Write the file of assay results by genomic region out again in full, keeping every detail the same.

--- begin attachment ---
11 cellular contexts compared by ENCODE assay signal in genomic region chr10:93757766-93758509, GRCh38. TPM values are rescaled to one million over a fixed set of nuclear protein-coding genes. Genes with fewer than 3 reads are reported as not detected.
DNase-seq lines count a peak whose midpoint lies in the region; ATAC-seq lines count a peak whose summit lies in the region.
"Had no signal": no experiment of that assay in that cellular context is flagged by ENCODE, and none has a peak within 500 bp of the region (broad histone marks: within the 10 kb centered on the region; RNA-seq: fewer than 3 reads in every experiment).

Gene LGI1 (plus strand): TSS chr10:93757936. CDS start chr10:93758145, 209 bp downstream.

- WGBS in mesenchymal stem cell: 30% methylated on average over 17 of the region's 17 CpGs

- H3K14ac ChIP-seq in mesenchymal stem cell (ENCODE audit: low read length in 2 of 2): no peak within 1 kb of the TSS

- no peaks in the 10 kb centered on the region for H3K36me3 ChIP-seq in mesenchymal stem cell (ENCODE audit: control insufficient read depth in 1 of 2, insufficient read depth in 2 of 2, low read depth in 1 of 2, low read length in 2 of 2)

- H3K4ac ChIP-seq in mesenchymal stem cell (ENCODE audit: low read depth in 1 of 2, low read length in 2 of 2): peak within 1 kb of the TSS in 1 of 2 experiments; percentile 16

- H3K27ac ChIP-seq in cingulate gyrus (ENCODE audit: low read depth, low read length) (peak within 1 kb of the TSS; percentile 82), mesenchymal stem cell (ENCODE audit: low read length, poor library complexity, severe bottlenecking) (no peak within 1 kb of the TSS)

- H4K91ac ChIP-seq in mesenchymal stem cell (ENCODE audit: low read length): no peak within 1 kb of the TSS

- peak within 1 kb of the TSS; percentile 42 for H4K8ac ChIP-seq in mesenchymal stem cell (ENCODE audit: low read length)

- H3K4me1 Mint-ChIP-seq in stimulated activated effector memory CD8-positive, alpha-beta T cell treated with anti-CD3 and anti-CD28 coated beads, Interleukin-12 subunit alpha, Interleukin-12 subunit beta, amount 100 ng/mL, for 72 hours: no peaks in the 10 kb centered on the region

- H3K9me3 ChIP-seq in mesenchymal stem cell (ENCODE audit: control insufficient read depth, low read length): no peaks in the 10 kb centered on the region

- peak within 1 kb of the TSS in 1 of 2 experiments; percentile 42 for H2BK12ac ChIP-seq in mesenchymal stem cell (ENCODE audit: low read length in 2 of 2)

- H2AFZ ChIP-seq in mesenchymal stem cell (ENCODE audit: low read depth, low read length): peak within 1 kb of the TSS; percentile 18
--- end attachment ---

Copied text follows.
11 cellular contexts compared by ENCODE assay signal in genomic region chr10:93757766-93758509, GRCh38. TPM values are rescaled to one million over a fixed set of nuclear protein-coding genes. Genes with fewer than 3 reads are reported as not detected.
DNase-seq lines count a peak whose midpoint lies in the region; ATAC-seq lines count a peak whose summit lies in the region.
"Had no signal": no experiment of that assay in that cellular context is flagged by ENCODE, and none has a peak within 500 bp of the region (broad histone marks: within the 10 kb centered on the region; RNA-seq: fewer than 3 reads in every experiment).

Gene LGI1 (plus strand): TSS chr10:93757936. CDS start chr10:93758145, 209 bp downstream.

- WGBS in mesenchymal stem cell: 30% methylated on average over 17 of the region's 17 CpGs

- H3K14ac ChIP-seq in mesenchymal stem cell (ENCODE audit: low read length in 2 of 2): no peak within 1 kb of the TSS

- no peaks in the 10 kb centered on the region for H3K36me3 ChIP-seq in mesenchymal stem cell (ENCODE audit: control insufficient read depth in 1 of 2, insufficient read depth in 2 of 2, low read depth in 1 of 2, low read length in 2 of 2)

- H3K4ac ChIP-seq in mesenchymal stem cell (ENCODE audit: low read depth in 1 of 2, low read length in 2 of 2): peak within 1 kb of the TSS in 1 of 2 experiments; percentile 16

- H3K27ac ChIP-seq in cingulate gyrus (ENCODE audit: low read depth, low read length) (peak within 1 kb of the TSS; percentile 82), mesenchymal stem cell (ENCODE audit: low read length, poor library complexity, severe bottlenecking) (no peak within 1 kb of the TSS)

- H4K91ac ChIP-seq in mesenchymal stem cell (ENCODE audit: low read length): no peak within 1 kb of the TSS

- peak within 1 kb of the TSS; percentile 42 for H4K8ac ChIP-seq in mesenchymal stem cell (ENCODE audit: low read length)

- H3K4me1 Mint-ChIP-seq in stimulated activated effector memory CD8-positive, alpha-beta T cell treated with anti-CD3 and anti-CD28 coated beads, Interleukin-12 subunit alpha, Interleukin-12 subunit beta, amount 100 ng/mL, for 72 hours: no peaks in the 10 kb centered on the region

- H3K9me3 ChIP-seq in mesenchymal stem cell (ENCODE audit: control insufficient read depth, low read length): no peaks in the 10 kb centered on the region

- peak within 1 kb of the TSS in 1 of 2 experiments; percentile 42 for H2BK12ac ChIP-seq in mesenchymal stem cell (ENCODE audit: low read length in 2 of 2)

- H2AFZ ChIP-seq in mesenchymal stem cell (ENCODE audit: low read depth, low read length): peak within 1 kb of the TSS; percentile 18